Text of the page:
Local Doctor aids Boston wounded; Lawmakers ponder sales tax; Emergency drill on 101 bridge to delay traffic; Lane’s longest span opens

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Local News

16 April 2013

Local Doctor Aids Boston Wounded

Two Florence residents were walking back to their downtown Boston hotel yesterday when they heard the first blast.

Rachel Pearson said it was as if “time slowed down”.  She now knows the second blast came about 15 seconds later, but it seemed much longer than that.

Her husband, Dr. Paul Pearson, a Florence family practice physician, had just completed the Boston Marathon and had time to put his sweats on and get some fluids, but that was about it following his 26.2 mile run.

Within seconds they began helping people, aiding a woman with a laceration to her neck; then helping staunch the blood flowing from what appeared to be shrapnel wound to a young man’s leg.

Both patients would be fine and the couple’s main concern was to try to help them get to a hospital.

Rachel Pearson said it was “pretty dramatic” and at first they didn’t know what was going on… but it quickly became obvious that something terrible had happened.

It was also obvious that race organizers and officials in Boston were well prepared to meet the needs.

Still, she said… it turned out to be a “day like no other”.

Legislators Ponder Sales Tax

Oregon lawmakers are looking at a sales tax as part of a proposal to overhaul Oregon’s volatile taxation system.

The Senate Finance and Revenue Committee discussed a resolution yesterday that would ask voters to approve a five-percent tax on goods and services.  A sales tax would be accompanied by a cut in income taxes or other revenue.

Oregon voters have rejected nine previous requests to authorize a sales tax.

Proponents say they’re only starting a discussion and don’t expect the measure to pass this year.

State government is largely funded by personal income tax revenue… which rises and falls sharply with the economy.  Supporters say a sales tax would make the system more stable.

Critics, though, say Oregonians already pay too much in taxes… still others say a sales tax would harm low-income residents.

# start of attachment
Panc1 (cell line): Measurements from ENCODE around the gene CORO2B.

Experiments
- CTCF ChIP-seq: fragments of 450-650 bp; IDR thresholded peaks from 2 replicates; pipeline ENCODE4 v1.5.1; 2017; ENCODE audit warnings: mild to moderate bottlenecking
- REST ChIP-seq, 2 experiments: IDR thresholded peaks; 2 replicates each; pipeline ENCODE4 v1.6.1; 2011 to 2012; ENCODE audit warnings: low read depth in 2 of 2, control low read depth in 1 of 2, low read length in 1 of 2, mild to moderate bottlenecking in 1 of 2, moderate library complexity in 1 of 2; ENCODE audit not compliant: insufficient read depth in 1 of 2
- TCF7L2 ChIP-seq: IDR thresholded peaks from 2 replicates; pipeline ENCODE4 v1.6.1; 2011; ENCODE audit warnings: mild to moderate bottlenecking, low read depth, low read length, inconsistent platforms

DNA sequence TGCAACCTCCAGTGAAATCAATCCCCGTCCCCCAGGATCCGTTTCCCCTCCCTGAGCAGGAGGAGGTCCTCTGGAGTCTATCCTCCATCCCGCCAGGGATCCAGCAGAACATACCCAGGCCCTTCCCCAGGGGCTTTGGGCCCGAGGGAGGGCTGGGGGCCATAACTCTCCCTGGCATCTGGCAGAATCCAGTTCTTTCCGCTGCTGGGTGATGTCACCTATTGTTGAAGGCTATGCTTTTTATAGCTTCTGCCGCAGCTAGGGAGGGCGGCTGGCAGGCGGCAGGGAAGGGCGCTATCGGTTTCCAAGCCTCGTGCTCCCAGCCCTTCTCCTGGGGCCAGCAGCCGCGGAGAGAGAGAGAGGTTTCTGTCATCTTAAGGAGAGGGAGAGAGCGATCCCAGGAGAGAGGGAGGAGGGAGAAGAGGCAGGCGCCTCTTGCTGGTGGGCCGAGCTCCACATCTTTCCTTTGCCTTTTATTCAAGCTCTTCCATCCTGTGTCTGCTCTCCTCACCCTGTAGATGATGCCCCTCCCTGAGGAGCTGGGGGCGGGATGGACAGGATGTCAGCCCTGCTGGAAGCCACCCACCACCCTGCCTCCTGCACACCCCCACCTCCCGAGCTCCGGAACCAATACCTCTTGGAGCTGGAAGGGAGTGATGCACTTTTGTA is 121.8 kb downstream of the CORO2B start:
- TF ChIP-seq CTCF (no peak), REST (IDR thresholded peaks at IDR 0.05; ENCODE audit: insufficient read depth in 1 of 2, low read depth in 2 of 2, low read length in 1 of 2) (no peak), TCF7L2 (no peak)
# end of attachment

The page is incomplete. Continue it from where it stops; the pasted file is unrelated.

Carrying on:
Emergency Drill to Slow Traffic

If you’re planning on crossing the Siuslaw River in the wee early morning hours of Friday plan on leaving yourself plenty of extra time.

An Oregon Department of Transportation crew will be conducting an emergency training exercise on the bridge between two and five AM that morning.

ODOT spokesman Rick Little said recent upgrades have been made to the bridge’s electronic span lift operating system.  But, in the event of a power failure, crews must be ready to manually control the operation of the bridge.  This exercise, he says, will be an “important and necessary experience” for crews in preparing for an actual emergency.

Little says traffic will be held for an hour at a time for three hours beginning at two AM.  ODOT is working with emergency services personnel who are making alternate plans for coverage during the closure periods.

Lane’s Longest Span

Lane County’s longest bridge is nearing completion… and it doesn’t even cross any water.

After nearly three years of one-lane travel on a portion of Sweet Creek road east of Mapleton, the nearly quarter-mile long bridge that replaced a failing retaining wall along the bank of the Siuslaw River opens to two-way traffic this week.

Work on the bridge itself began in August of 2012 and wasn’t expected to be completed until December of this year but West Coast Contractors of Coos Bay stepped up the schedule to finish eight months early.

Crews put the finishing touches on paving the surface of a 1,130 foot bridge, the longest in the Lane County road system, that spans dry ground next to the Siuslaw River on Sweet Creek Road. (photo by Lane Count Public Works.)
Crews put the finishing touches on paving the surface of a 1,130 foot bridge, the longest in the Lane County road system, that spans dry ground next to the Siuslaw River on Sweet Creek Road. (photo by Lane Count Public Works.)

Traffic has been restricted to one lane for the past three years after a retaining wall began crumbling.  Officials initially wanted to replace the wall, but soon discovered that wasn’t feasible.

The next step was to design a bridge supported by pilings on the river bank.  What initially started out as a 243-foot long bridge wound up nearly five times that length because of instability.

Lane County says Sweet Creek road serves 68 homes and is a critical access to hundreds of thousands of acres of forest land.

That last aspect was a crucial factor in paying for the work.  Because of that forest access, the Federal Highway Administration paid nearly $5.9-million of the total $6.3-million price tag.